Salesforce, Citrix and Nest among those affected.
A massive Amazon Web Services outage of its S3 cloud storage service on Feb. 28 sent many major websites offline and also affected IoT devices such as the Nest Thermostat and Amazon Echo.
Website testing firm Apica said 54 out of the top 100 internet retailers were affected with a performance decrease of 20 percent or more. Some websites, including Lululemon and One Kings Lane went down completely.
Websites that were lucky enough to stay up suffered through tremendously slow load times. Among those websites affected include the U.S. Securities and Exchange Commission, Citrix, Bitcoin, Salesforce, Github, Medium, and Adobe’s cloud. Apica said many major online retailers suffered massive reductions in load speed:
- Disney Store – 1165% slower
- Target – 991% slower
- Nike – 642% slower
- Nordstrom – 592% slower
- Victoria Secret – 353% slower
Amazon itself wasn’t affected, but ironically, sites such as DownDectector and DownRightNow, which monitor sites and report outages, were down themselves. Countless more sites suffered missing images due to their cloud storage being inaccessible.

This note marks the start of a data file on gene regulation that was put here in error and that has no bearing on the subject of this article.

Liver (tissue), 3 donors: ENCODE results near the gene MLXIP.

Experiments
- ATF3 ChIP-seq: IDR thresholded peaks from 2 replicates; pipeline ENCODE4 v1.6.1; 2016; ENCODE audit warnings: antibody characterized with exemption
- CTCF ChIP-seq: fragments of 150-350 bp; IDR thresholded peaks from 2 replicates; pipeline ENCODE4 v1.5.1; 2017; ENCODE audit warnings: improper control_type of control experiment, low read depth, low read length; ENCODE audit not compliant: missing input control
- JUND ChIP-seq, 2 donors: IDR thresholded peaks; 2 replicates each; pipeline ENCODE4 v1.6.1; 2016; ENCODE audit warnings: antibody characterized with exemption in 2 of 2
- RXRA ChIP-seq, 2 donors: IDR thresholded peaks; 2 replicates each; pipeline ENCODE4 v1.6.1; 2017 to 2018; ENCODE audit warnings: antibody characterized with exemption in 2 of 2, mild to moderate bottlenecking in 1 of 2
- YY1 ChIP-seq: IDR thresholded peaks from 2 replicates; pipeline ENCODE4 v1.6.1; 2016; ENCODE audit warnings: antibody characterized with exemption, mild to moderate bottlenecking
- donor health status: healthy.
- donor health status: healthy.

“For S3, we believe we understand root cause and are working hard at repairing. Future updates across all services will be on dashboard,” Amazon said via Twitter. They have not yet elaborated on what exactly the cause was.
The IoT wasn’t immune either. Amazon Echo owners found themselves unable to access Amazon Music, and Nest reported via Twitter that their security cameras and thermostats were not functioning properly due to the outage. Many users took to Twitter to report their smart lights, security cameras, thermostats and other IoT devices had completely stopped working.
Amazon reported Feb. 28 that the outage had been resolved and all services were back up and working normally.